Additionally, the Tribunal on 1965 declared the massacres genocidal by arguing that they amounted to destroying part of a national group. To reach this conclusion, they acknowledge first how interpretations of the Convention have evolved to include autogenocide (killings against a country’s own population), as to accord with the spirit of Raphael Lemkin’s intended definition, as well as developments in recent history (notably, the Cambodian Genocide under Pol Pot’s Khmer Rouge regime). Then, recognizing the legal developments since the birth of the Convention, particularly the rulings made by Argentinian tribunals evaluating the atrocities of the 1974-1983 Dirty War, they note how the 1965 killings constitute genocide because “Indonesian society was completely and intentionally reorganized through terror and the destruction of a significant part of the ‘Indonesian national group.’” Thus, the court concludes that genocide occurred not because people were targeted based on political ideology, but because a large part of Indonesian society was systematically eliminated – not just the PKI, but a broad swathe of people that included “Sukarno loyalists, trade unionists, and teachers.”

This reading of the Convention is actually quite expansive, open to the same critique that Russia made decades ago that it would stymie a government’s ability to quell disorder and dissent. If a group engaged in open insurgency that threatened the existence or stability of a nation, and their supporters spanned a wide spectrum of civilians, one might wonder how a government could legitimately defend itself without falling to the charge of genocide. However, a key section of the Genocide Convention, which the Tribunal on 1965 focused on, is “intent.” To qualify as genocide, the eradication of a people must not only be a foreseeable consequence; it must actually constitute the primary purpose of the act, so instances in which governments defend themselves, whether in war or domestically, would spare them the charge. Indeed, the court acknowledges this when they judged that those behind the massacres fabricated the “malicious fantasy” of the PKI planning a country-wide takeover.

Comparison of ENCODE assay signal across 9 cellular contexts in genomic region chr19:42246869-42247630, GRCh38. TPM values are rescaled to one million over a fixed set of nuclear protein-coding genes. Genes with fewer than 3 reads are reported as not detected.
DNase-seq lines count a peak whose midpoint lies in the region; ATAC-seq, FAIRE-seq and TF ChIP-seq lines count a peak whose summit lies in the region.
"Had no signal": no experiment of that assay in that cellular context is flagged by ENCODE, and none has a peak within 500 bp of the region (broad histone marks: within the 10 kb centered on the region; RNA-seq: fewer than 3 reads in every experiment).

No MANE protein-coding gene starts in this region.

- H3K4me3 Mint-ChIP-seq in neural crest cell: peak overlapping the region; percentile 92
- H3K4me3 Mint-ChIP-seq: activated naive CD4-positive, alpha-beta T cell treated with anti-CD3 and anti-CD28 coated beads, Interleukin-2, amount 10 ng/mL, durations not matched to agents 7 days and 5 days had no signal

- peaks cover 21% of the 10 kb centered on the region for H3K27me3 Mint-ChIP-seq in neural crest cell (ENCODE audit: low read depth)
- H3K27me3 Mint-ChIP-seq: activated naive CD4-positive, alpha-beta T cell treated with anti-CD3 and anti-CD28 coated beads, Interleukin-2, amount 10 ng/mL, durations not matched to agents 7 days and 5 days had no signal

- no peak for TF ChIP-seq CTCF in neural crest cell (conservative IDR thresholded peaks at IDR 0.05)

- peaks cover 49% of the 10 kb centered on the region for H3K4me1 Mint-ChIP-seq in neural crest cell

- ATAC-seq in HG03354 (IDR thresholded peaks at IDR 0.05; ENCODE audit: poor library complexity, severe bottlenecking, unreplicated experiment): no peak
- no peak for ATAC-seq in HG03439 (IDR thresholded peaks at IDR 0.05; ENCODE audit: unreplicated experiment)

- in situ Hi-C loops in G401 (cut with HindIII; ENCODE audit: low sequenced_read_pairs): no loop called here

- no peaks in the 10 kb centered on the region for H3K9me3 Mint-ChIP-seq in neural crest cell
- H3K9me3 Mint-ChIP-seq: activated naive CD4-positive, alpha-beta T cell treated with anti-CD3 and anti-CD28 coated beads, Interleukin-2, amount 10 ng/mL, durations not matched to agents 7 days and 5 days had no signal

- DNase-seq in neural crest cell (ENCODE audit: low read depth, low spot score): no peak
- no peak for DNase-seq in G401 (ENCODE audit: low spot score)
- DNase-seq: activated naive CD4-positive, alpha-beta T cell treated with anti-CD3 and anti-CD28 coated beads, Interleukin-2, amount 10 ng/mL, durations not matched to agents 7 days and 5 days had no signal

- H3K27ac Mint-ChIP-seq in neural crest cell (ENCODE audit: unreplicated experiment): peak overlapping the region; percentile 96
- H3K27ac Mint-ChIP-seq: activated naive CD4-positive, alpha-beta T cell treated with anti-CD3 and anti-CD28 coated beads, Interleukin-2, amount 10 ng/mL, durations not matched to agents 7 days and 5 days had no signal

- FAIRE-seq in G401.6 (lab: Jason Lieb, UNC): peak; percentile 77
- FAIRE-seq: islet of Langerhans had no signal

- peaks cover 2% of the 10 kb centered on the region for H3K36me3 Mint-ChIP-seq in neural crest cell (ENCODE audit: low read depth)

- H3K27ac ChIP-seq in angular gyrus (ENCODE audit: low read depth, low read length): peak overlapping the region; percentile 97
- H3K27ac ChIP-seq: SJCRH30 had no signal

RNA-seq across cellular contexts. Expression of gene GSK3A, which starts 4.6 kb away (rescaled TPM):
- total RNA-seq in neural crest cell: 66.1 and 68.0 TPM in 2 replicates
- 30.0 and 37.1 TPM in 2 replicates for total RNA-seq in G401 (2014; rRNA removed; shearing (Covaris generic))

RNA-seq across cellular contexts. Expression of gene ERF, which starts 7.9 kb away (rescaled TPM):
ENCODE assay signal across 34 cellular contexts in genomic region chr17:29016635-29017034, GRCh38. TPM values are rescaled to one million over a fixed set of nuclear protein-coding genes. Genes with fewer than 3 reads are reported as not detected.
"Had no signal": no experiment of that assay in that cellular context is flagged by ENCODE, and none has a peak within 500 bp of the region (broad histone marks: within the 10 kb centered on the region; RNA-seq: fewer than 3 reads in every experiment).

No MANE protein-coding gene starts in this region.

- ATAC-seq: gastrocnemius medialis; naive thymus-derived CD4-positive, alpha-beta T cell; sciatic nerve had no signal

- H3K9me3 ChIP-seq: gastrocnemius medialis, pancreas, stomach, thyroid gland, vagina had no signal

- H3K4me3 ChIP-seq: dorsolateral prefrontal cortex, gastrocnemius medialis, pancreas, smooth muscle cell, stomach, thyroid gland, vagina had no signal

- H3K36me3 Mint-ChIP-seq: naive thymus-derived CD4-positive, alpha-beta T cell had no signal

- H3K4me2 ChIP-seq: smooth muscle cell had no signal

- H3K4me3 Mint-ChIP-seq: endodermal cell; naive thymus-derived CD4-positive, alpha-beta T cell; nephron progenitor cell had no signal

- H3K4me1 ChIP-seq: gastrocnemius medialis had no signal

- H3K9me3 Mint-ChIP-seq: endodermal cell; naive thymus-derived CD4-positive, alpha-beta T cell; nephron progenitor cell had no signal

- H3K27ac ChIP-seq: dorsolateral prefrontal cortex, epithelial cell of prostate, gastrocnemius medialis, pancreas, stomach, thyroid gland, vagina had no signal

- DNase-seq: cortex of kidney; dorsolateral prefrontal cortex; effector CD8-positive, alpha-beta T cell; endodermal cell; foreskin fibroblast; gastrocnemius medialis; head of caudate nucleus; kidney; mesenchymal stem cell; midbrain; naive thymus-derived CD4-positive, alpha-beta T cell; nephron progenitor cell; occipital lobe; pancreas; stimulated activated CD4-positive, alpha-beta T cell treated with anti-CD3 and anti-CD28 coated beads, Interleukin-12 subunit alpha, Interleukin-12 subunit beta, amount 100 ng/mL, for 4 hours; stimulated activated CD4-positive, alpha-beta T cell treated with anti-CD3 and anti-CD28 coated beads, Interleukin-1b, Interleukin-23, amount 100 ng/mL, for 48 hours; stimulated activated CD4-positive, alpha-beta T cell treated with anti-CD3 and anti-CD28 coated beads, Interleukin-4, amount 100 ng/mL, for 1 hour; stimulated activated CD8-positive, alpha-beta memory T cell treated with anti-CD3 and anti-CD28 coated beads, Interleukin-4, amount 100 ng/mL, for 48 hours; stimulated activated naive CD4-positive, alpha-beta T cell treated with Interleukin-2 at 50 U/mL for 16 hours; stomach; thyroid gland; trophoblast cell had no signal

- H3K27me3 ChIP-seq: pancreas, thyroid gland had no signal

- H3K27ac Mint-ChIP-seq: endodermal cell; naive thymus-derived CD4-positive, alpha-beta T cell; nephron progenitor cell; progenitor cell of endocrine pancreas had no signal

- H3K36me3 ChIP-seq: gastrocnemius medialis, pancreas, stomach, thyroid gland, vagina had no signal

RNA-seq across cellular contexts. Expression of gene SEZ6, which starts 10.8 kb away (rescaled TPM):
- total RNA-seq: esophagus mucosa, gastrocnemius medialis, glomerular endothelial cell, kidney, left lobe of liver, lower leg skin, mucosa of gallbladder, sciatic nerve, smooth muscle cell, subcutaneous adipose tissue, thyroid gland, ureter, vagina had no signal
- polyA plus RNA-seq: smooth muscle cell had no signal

The concern with including political belief under the Convention is that too many acts would qualify as genocide, but the above demonstrates that this issue is not unique to politicide alone. Indeed, this concern applies to all the identity categories identified by the treaty. In any conflict, some national, racial, ethnic, or religious group inevitably gets targeted, but the Convention’s intent provision ensures that only killings motivated by the identity themselves count as genocide, not killings for some military objective. If the intent provision already limits the number of genocide convictions (some say excessively so) involving other identities like race and religion, why can courts not make the same determination for killings on the basis of political ideology? To distinguish between killing members for believing in a political ideology, and killing them for acting on certain beliefs that drive them to violence against the state, is of course a difficult call to make, and for this reason courts can presume innocence when unsure (as they do in any criminal trial). However, when a government blatantly massacres members of a political party in a time of peace, or when they clearly do not face a material threat to public safety, there is no reason why we cannot call this genocide. Plenty of evidence has emerged illustrating how the army orchestrated the killings in Indonesia, and the Tribunal on 1965 itself recognized that the alleged communist threat was but a “malicious fantasy.” It would be relatively straightforward to demonstrate intent in a case like this.